Notwithstanding, the middle class remains the most (arguably) affected by bad governance, being as they are, just one sickness or job loss away from poverty and possible death. The journey to being poor can be fast and sudden, but many of these turkeys remain resilient in their pursuit of unsustainable wealth. For this, they will sacrifice ethics and engage in intellectual hara-kiri for a seat at the table. But like the tortuous journey to Europe via Agadez and Libya, most will simply never make it.

Pandora’s Box

As the rule of law, ethics, and a general sense of order increasingly slips away in this society, it is not out of place to say that Pandora’s box is now open. How else can one rationalise perjury and forgery being a prerequisite to being President or Governor of a state? The very fabric that keeps society sane and in check is being torn apart for the ambition of a few. While nations are charting ways forward, the political class, with the support of pseudo-intellectuals stay focused on the journey to nowhere.

Policy arguments are being viewed from an ethno-religious prism. The activities of state and non-state actors in the 2023 elections unveiled the role and sentiment of ethnicity in Nigeria’s politics. There is now, more than ever, a call to defend net negatives, regardless of the cost to society and the greater good. It is important to note that these issues have always existed but were somewhat downplayed, as opposed to now where people engage openly to ensure regional, ethnic, and religious supremacy rules over logic and reasoning.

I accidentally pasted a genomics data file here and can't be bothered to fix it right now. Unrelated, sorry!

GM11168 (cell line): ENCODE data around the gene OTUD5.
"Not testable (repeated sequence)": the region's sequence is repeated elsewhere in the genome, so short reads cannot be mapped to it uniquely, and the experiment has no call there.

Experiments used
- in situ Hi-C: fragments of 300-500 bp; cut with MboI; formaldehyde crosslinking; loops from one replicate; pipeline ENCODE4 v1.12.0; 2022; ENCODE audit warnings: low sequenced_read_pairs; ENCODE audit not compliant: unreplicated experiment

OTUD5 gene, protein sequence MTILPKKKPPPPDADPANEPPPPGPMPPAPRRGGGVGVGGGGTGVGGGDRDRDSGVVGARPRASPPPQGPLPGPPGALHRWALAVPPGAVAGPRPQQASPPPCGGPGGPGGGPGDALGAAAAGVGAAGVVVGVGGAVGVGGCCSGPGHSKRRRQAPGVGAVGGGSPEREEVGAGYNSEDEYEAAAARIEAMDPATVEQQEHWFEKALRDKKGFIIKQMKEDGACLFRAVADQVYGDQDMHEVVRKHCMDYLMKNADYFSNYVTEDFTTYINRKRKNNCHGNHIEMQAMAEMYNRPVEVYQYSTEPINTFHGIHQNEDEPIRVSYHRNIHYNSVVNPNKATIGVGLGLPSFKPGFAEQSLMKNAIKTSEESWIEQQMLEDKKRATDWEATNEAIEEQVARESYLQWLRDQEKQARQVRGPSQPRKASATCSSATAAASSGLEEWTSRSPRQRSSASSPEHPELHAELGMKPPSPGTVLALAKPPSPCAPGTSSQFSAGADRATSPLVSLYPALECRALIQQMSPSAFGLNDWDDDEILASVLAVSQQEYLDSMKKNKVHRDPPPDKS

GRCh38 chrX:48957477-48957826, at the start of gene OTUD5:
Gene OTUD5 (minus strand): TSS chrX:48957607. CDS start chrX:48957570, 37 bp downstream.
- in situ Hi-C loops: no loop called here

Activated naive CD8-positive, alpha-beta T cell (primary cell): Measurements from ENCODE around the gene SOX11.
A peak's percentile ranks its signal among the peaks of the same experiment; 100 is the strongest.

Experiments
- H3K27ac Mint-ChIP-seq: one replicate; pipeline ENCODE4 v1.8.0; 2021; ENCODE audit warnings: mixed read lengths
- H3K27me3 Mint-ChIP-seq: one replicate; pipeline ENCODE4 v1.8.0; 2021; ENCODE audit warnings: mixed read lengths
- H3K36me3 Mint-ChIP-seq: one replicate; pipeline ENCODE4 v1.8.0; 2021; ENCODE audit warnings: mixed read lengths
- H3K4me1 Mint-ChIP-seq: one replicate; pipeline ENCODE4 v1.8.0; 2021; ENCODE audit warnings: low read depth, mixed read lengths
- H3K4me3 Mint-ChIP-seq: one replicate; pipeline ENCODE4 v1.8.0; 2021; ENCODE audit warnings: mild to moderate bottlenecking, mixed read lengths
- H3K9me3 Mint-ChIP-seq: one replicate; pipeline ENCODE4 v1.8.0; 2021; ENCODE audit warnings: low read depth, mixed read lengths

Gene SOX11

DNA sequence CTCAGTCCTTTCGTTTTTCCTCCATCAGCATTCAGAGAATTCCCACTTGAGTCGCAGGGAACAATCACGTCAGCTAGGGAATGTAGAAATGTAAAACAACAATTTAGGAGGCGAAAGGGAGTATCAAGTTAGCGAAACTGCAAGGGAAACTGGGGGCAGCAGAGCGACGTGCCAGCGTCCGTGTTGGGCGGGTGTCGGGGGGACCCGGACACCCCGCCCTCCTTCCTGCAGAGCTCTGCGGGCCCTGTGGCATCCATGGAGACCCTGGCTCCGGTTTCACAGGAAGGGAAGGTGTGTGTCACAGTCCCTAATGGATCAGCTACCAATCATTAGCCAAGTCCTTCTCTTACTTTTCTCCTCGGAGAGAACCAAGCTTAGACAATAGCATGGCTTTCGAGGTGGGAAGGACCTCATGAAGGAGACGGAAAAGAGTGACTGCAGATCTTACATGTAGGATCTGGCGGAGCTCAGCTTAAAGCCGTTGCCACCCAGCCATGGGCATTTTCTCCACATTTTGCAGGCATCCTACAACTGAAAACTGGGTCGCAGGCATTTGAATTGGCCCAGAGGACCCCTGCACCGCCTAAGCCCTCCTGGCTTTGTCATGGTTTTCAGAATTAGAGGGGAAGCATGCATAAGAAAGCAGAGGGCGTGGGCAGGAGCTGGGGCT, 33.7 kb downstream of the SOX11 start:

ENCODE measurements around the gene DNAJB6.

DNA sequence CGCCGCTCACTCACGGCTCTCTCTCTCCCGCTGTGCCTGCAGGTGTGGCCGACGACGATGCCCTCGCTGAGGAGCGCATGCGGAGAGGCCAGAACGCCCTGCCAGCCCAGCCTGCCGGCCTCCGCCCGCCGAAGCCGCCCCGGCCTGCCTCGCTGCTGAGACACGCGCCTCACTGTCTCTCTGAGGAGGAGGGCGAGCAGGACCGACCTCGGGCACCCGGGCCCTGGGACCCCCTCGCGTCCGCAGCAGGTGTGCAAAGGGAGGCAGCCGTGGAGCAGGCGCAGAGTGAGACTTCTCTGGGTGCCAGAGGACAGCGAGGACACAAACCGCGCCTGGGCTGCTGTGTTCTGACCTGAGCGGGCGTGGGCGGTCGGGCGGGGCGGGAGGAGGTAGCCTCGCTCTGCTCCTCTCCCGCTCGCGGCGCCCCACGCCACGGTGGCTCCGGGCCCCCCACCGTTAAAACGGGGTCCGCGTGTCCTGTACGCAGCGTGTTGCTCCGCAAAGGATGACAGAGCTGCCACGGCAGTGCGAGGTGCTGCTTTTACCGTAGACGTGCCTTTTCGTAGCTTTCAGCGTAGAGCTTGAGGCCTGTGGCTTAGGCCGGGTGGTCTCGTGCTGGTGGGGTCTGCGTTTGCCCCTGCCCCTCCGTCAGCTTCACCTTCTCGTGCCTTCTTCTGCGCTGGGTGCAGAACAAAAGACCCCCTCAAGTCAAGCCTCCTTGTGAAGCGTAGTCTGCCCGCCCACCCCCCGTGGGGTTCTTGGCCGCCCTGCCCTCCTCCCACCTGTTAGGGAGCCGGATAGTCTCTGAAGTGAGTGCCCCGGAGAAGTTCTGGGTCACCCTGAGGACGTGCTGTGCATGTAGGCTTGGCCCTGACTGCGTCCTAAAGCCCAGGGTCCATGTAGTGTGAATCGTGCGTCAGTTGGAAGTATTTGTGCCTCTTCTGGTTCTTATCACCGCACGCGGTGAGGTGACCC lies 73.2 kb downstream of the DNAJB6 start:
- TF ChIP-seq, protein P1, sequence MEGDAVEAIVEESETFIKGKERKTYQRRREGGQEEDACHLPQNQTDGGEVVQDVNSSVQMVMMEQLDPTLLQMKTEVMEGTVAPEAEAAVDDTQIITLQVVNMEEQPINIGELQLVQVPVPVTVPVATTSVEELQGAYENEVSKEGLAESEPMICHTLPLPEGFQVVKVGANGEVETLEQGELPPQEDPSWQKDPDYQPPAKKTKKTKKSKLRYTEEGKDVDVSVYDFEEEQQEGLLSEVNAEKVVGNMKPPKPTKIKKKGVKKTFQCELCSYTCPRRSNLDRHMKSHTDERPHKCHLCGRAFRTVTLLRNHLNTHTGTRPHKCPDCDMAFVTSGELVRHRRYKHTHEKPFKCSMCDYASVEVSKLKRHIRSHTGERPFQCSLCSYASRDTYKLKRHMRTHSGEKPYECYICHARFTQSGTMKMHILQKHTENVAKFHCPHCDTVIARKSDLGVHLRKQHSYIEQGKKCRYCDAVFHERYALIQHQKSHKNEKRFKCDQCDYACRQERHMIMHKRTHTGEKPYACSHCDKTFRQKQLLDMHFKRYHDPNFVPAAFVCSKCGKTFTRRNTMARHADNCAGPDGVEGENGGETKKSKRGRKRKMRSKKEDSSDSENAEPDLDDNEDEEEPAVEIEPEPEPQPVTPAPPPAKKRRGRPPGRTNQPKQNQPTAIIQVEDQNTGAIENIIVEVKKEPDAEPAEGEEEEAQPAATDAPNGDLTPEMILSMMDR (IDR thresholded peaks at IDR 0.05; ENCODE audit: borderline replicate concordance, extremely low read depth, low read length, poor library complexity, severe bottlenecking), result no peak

Watching value systems erode will cause damage to the psyche of ordinary Nigerians. Something must give way. Eras come and go, and societies blossom or fold. History has shown us that. Currently, only one arm of government existsthe elite. They are one in thought, action, and interaction. They make and break the rules as they see fit. Other arms are merely ceremonial.

Counting the Cost

This is a story about leadership and followership, of a place striving to make basic amenities affordable and readily available. It highlights the consequences of past choices, and their impact on Nigeria’s youthful population. This is a skeletal rebuke of the ruling class – a gathering of mafioso-like individuals, who specialise in obfuscating facts and engaging in daylight evil; a party of the shameless, anti-progressives, and morally bankrupt intellectuals. This is also about the current government, whose actions and inactions edge Nigeria towards the ‘failed state’ status. We will soon find out our elastic limit – or if indeed, we have any at all.

Related Story: Introducing: The Agbada System of Government

About The Author

Related Articles


Beyond Brain Drain: Nigeria’s Healthcare Workforce Crisis

On November 29, 2023, no fewer than five wards, comprising about 150...

child abuse
ColumnHuman Rights

Landlord Tortures 13 Year-Old Boy, Mother Locks Him Inside Room Without Treatment For 3 Weeks

A landlord, Kamoru Fasasi and 2 others in Asipa, Badagry, Lagos State,...


Talk about the Eko-nomy

City boys are always outside. Pay them in health or you can...